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descriptionByline: Francisco Roque (1), Renata Alves Mata (2), Rosana Tidon (3) Keywords: Cerrado biome; Drosophila; Environmental complexity; Niche construction; Vertical distribution Abstract: The drosophilids of a gallery forest in the Brazilian savanna were investigated to identify the temporal and vertical patterns in the community structure of these insects. Twelve monthly collections were performed (December 2007 to November 2008) in three vertical strata of the forest (0, 4 and 8 m heights) using 30 traps baited with fermented banana. The drosophilid assemblage was composed of 61 species (7,623 individuals), experienced temporal fluctuations and was vertically stratified. Both the diversity and abundance of the flies were very low during the dry season, a time when the assemblages were dominated by the exotic species Drosophila simulans, whereas the community showed an increased abundance and richness of neotropical species and showed vertical stratification in the wet season. Rare species were found primarily at the ground level (flies usually associated with neotropical forests) or in the canopy, which harbors species currently associated with open vegetation, little-studied neotropical species and most likely several new species. These changes, which reflect drosophilid adaptations to different environments, involve a shifting of the ecological niches occupied by the flies in the forest over time. This process of change is termed niche construction. Thus, we conclude that this complex and dynamic community structure, which is related to the interaction of several environmental factors associated with different forest environments, contributes to the high diversity of gallery forests in the Brazilian savanna. Author Affiliation: (1) PPG Biologia Animal, Instituto de Ciencias Biologicas, Universidade de Brasilia, Brasilia, DF, Brazil (2) PPG Ecologia, Instituto de Ciencias Biologicas, Universidade de Brasilia, Brasilia, DF, Brazil (3) Departamento de Genetica e Morfologia, Instituto de Ciencias Biologicas, Universidade de Brasilia, Caixa Postal 04457, Brasilia, DF, 70919-970, Brazil Article History: Registration Date: 21/01/2013 Received Date: 25/10/2012 Accepted Date: 20/01/2013 Online Date: 14/02/2013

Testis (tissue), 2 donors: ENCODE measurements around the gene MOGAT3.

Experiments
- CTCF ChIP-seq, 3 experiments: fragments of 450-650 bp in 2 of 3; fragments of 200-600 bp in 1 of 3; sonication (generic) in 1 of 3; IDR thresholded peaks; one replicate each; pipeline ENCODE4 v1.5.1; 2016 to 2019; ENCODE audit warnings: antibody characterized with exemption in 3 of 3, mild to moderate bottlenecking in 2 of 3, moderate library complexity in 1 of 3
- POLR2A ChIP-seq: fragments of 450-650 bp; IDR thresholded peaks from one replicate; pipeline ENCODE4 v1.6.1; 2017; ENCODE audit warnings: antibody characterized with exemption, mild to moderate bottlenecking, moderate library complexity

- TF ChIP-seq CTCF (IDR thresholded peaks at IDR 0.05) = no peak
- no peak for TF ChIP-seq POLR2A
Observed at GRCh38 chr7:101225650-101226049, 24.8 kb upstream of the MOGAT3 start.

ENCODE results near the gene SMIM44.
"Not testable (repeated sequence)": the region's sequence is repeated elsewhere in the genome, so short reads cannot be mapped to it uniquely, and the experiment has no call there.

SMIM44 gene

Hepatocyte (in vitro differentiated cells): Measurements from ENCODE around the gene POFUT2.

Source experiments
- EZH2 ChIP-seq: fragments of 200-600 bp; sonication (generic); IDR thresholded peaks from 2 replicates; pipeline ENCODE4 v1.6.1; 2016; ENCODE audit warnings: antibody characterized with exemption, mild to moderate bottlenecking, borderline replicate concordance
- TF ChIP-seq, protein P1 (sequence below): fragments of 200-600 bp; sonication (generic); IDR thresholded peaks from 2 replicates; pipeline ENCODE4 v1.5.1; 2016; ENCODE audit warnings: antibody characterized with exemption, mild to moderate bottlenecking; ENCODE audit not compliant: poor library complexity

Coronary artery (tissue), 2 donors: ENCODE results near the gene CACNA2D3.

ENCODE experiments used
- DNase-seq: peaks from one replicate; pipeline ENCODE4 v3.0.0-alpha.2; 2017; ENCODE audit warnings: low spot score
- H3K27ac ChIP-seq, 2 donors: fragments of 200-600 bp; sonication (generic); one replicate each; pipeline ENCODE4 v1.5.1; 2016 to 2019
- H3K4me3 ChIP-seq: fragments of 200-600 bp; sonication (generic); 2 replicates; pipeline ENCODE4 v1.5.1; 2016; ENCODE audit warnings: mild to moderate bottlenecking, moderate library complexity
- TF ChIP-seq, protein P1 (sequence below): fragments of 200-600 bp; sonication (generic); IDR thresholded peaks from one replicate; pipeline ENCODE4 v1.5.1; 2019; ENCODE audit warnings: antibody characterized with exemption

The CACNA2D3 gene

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abstractByline: Francisco Roque (1), Renata Alves Mata (2), Rosana Tidon (3) Keywords: Cerrado biome; Drosophila; Environmental complexity; Niche construction; Vertical distribution Abstract: The drosophilids of a gallery forest in the Brazilian savanna were investigated to identify the temporal and vertical patterns in the community structure of these insects. Twelve monthly collections were performed (December 2007 to November 2008) in three vertical strata of the forest (0, 4 and 8 m heights) using 30 traps baited with fermented banana. The drosophilid assemblage was composed of 61 species (7,623 individuals), experienced temporal fluctuations and was vertically stratified. Both the diversity and abundance of the flies were very low during the dry season, a time when the assemblages were dominated by the exotic species Drosophila simulans, whereas the community showed an increased abundance and richness of neotropical species and showed vertical stratification in the wet season. Rare species were found primarily at the ground level (flies usually associated with neotropical forests) or in the canopy, which harbors species currently associated with open vegetation, little-studied neotropical species and most likely several new species. These changes, which reflect drosophilid adaptations to different environments, involve a shifting of the ecological niches occupied by the flies in the forest over time. This process of change is termed niche construction. Thus, we conclude that this complex and dynamic community structure, which is related to the interaction of several environmental factors associated with different forest environments, contributes to the high diversity of gallery forests in the Brazilian savanna. Author Affiliation: (1) PPG Biologia Animal, Instituto de Ciencias Biologicas, Universidade de Brasilia, Brasilia, DF, Brazil (2) PPG Ecologia, Instituto de Ciencias Biologicas, Universidade de Brasilia, Brasilia, DF, Brazil (3) Departamento de Genetica e Morfologia, Instituto de Ciencias Biologicas, Universidade de Brasilia, Caixa Postal 04457, Brasilia, DF, 70919-970, Brazil Article History: Registration Date: 21/01/2013 Received Date: 25/10/2012 Accepted Date: 20/01/2013 Online Date: 14/02/2013